What Increases Your Total Loan Balance

Surprised that after you have taken out a loan, the amount you now have to repay is typically more than the principal balance you borrowed? Want to know if any other surprises are lurking close by? Loans are essential to help you achieve your goals, from buying a car to owning a home or starting a business. However, keeping your loan balance manageable can make a significant difference in your overall financial wellness. In this blog post, we will go over 5 reasons your loan may have increased and 5 ways you can better manage your debts.

5 Factors that cause your loan to mushroom

1. Interest Rates

Interest rates are the most significant factor that determines your total loan balance. It’s the cost of borrowing money, and every loan has an interest rate associated with it. When you take on a loan, you’re agreeing to pay back the borrowed amount with interest. The higher the interest rate, the more you will pay in total over the life of the loan.

2. Loan Terms

The loan term is another critical factor that impacts your total loan balance. The loan term is the length of time it will take to repay the loan fully. A more extended loan term means you will be making monthly payments for longer periods, and therefore, pay more in interest. Payments made over longer periods often result in an increase in the total loan balance.

3. Late Fees

Late fees are fees charged when you make a payment after the due date or miss payments altogether. Late fees can increase your total loan balance, making the debt repayment process even more challenging. To avoid late fees, you need to make payments on time. You can set reminders or automate payments to ensure this.

4. Additional Borrowing

Additional borrowing is taking on more debt once you’ve already started repaying a loan. It might seem like an easy solution to acquire more credit, but additional borrowing puts you deeper in debt and makes it harder to repay your loan. Every additional borrowing adds more fee, interest, and repayment work to your overall balance.

5. Payment Plan Changes

Making changes to your repayment plan can impact your total loan balance. For example, refinancing a loan may reduce your monthly payments, but you will end up paying more in the long run. Changing payment plans could alter the amount you pay each month, the total interest, or the length of time to pay off the loan.

What Can You Do About It?

1. Make Extra Payments

One of the easiest ways to decrease your loan balance is by making extra payments. By paying more than your minimum payment, you can reduce the amount of interest you owe and pay off your debt faster. Consider using any extra money you receive, such as a bonus or tax refund, to make extra payments on your loans. Additionally, you can pay more frequently, such as biweekly instead of monthly, which will also reduce your loan balance faster.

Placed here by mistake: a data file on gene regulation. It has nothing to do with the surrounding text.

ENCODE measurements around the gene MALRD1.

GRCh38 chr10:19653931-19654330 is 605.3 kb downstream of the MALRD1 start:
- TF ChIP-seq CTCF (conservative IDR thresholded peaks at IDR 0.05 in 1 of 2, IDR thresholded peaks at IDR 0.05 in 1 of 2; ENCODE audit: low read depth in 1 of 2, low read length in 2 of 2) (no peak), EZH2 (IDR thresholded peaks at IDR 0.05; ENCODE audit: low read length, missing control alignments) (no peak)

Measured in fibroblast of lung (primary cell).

2. Refinance Your Loans

Another option for reducing your loan balance is to refinance your loans. Refinancing involves taking out a new loan with better terms, such as a lower interest rate or longer repayment period. This can help you save money on interest and reduce your loan balance faster. However, make sure to do your research before refinancing to ensure that it’s the right option for your financial situation.

3. Consolidate Your Loans

Consolidating your loans involves combining multiple loans into one loan. This can help simplify your debt and potentially lower your interest rate, which in turn can reduce your loan balance faster. Consider consolidating your loans if you have multiple loans with high-interest rates, such as credit cards. However, be aware that consolidating your loans may increase your monthly payments.

4. Increase Your Income

Increasing your income is another effective way to reduce your loan balance. Consider taking on a part-time job or starting a side hustle to bring in extra income. Use this additional income to make extra payments on your loans. By doing so, you’ll be able to pay off your debt faster and reduce your loan balance faster.

5. Create a Budget

By tracking your expenses and income, you can find areas to cut back on spending and allocate more money towards your loans. Use a budgeting tool, such as Mint or YNAB, to help you stay on track and prioritize your debt payments.


Understanding what increases your total loan balance and how you can decrease it gets you informed and sets you up to take decisive action about your finances. Interest rates, loan terms, late fees, additional borrowing, and payment plan changes are critical factors that impact your overall debt. By being mindful of these factors, you can better manage your loans, minimize fees, and reduce financial stress. Plan ahead, make payments on time, and consider expert advice to help you navigate your finances to achieve your financial goals. For more information on managing your finances and loans, check out our other blog posts or see our page for borrowers.

Remember, managing debt is a journey, so be patient, stay committed to your goals, and seek help when needed.